See The Big Thing



Tourist. Traveler. Local.

There are many ways to travel and they are all right.

Tourist: The very word conjures a colorfully decorated middle aged obnoxious couple wearing socks with sandals, zinc oxide on their already sunburned noses and a poorly fitting hat while extending their cell phone with a selfie stick, usually in front of a well-known landmark.

I have met such a creature. They’re not so scary in person.

Traveler: It sounds much more romantic. Going places for the fun of it, exploring the corners of the earth with Louis Vuitton luggage and assistant.

Local: this you understand, I am confident.

When I travel I try to combine all three. I cannot go to Rome without visiting the Coliseum or Paris without gazing up at the Eiffel Tower. I will stand in wonder at the special places of the world with the socked and sandaled sunburned. When I was in Rome I had to see the Spanish Steps. I found them, but I couldn’t see them, there were so many of those annoying tourists sitting all over them.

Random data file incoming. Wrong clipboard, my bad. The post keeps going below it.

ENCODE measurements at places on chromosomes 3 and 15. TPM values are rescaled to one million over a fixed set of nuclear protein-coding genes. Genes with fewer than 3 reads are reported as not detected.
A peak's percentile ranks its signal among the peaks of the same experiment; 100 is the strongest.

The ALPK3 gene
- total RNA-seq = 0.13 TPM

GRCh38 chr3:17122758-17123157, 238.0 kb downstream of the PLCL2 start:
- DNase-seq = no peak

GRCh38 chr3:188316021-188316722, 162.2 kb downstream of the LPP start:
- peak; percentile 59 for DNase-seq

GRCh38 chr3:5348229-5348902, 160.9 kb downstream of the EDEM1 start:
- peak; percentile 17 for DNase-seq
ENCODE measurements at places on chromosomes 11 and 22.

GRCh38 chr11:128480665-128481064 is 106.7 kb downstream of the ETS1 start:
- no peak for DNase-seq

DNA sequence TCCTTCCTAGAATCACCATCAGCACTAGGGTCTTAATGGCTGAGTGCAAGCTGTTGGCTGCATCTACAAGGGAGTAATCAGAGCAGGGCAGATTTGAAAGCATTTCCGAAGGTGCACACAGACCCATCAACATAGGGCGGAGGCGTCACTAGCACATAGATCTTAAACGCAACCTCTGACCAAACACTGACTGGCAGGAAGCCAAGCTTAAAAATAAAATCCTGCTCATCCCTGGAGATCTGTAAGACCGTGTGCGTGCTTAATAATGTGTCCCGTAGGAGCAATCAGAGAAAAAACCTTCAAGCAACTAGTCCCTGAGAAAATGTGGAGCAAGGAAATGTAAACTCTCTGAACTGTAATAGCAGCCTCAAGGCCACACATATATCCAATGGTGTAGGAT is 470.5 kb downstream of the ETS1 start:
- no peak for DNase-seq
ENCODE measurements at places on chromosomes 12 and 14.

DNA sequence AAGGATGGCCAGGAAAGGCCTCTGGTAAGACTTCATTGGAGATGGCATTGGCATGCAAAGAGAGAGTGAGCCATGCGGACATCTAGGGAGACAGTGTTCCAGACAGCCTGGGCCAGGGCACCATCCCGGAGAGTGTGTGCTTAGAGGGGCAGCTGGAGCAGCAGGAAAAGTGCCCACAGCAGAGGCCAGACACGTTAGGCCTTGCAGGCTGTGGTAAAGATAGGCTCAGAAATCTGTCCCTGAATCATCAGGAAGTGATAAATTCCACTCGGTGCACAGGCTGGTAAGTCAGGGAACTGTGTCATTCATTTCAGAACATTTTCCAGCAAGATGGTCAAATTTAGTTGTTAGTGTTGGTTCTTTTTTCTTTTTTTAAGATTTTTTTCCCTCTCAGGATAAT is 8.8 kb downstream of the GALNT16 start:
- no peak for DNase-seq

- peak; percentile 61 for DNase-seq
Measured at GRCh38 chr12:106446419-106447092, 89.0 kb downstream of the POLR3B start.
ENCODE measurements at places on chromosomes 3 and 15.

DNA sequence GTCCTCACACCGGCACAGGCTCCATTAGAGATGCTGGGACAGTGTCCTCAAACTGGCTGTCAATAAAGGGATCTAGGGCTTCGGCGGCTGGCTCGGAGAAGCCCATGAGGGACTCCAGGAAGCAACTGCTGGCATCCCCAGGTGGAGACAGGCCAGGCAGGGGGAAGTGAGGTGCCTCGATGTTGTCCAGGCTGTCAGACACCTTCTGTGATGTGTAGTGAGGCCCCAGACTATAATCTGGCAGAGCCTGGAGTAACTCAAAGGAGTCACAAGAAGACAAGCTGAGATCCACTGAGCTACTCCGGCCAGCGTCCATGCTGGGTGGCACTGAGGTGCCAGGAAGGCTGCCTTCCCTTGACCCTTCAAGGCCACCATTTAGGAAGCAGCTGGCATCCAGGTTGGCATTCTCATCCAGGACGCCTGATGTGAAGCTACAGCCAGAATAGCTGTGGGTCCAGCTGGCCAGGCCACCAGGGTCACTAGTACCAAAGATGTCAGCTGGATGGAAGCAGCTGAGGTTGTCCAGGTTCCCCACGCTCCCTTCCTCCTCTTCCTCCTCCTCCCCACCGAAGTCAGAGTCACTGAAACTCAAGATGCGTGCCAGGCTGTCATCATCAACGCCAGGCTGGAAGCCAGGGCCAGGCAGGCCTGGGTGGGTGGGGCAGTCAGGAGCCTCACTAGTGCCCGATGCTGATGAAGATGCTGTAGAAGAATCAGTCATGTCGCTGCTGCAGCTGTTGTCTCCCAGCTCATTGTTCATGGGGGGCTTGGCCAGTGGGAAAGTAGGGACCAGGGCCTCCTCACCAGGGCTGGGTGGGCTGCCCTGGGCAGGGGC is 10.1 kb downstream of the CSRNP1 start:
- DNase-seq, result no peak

I’m hoping you’re catching the sarcastic irony.

The traveler in me seeks out attractions and hidden gems alike. I am a walker. And a talker. I ask concierges, locals, taxi drivers, richshaw drivers, strangers what I should see, where I should go. I visit lesser known places if I can, wander down the streets next to the main thoroughfare. I poke around. I try stuff.

If I am fortunate enough to stay in one place for more than a few days I do my best to fit in as a local. I find my favorite breakfast or dinner place and go a few times, establish patterns. I linger longer in public parks and cafes. I take the time to feel myself in the space. I make friends, learn the language – a few phrases at least – and shop for groceries. The mundane of normal life.

But it all starts with the intention to do the touristy thing.

See the big thing. Visit the places around it. Find favorite places and move in.




Training for Travel

Do you train for your vacation? For your cruises and other fun trips?